Earlier this year, Boeing executives suggested that if the grounding persisted beyond this year, the company would consider shutting down the Max production line. Such a move would have enormous economic consequences, most likely resulting in sweeping job losses at Boeing and many of its suppliers.
Yet even if the Max does return to the skies early next year and Boeing avoids shutting down the production line, the grounding’s effect will linger for years. Airlines have had to cancel routes and slow expansion plans. Boeing has a backlog of hundreds of planes to deliver, a process that could take more than a year.
And global aviation regulators, which have historically deferred to the F.A.A., are already exerting more independence. The European Union Aviation Safety Agency recently said it would take a more proactive role in evaluating Boeing’s next jet, the 777X.
Lawmakers in Washington are also continuing their investigation into Boeing and the F.A.A. The House transportation committee plans to hold another hearing on the regulator’s approval of the Max in early December, calling the head of the F.A.A., Stephen Dickson, and potentially other senior leaders at the regulator to testify, according to three government officials familiar with the plans.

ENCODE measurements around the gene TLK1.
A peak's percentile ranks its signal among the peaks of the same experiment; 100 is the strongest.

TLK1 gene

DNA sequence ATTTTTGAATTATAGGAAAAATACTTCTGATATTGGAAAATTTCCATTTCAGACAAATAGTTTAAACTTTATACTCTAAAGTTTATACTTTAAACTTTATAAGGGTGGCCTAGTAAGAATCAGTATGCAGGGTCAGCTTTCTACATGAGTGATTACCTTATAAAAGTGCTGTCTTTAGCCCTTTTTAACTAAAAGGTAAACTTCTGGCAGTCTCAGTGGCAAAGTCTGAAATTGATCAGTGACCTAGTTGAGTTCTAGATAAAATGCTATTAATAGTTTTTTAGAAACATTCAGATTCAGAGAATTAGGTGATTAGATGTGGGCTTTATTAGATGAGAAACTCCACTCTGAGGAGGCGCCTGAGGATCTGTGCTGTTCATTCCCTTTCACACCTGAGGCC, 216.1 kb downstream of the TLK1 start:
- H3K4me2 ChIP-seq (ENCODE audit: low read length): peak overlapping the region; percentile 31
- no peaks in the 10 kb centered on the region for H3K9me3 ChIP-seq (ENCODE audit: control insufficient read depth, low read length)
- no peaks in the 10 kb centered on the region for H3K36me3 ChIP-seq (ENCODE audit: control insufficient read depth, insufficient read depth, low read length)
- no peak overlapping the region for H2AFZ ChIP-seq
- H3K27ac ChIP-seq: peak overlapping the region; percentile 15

Members of the committee plan to grill the officials on how they initially determined the plane’s safety and what actions they took between the first fatal crash, off the coast of Indonesia in October 2018, and the second, in Ethiopia in March.
They will also ask about issues unrelated to the software that contributed to both accidents, including the design of rudder cables on the Max. In July, The New York Times reported that before the Max was approved in 2017, managers at the F.A.A. had sided with Boeing over their own safety experts, who wanted the manufacturer to make the cables more redundant to avoid a potentially catastrophic failure. Boeing argued that a failure was so unlikely that a change was unnecessary.
Representatives Peter DeFazio, of Oregon, and Rick Larsen, of Washington, sent the F.A.A. a letter this month demanding that the regulator explain why senior leaders decided not to follow the advice of engineers at the agency about the cables.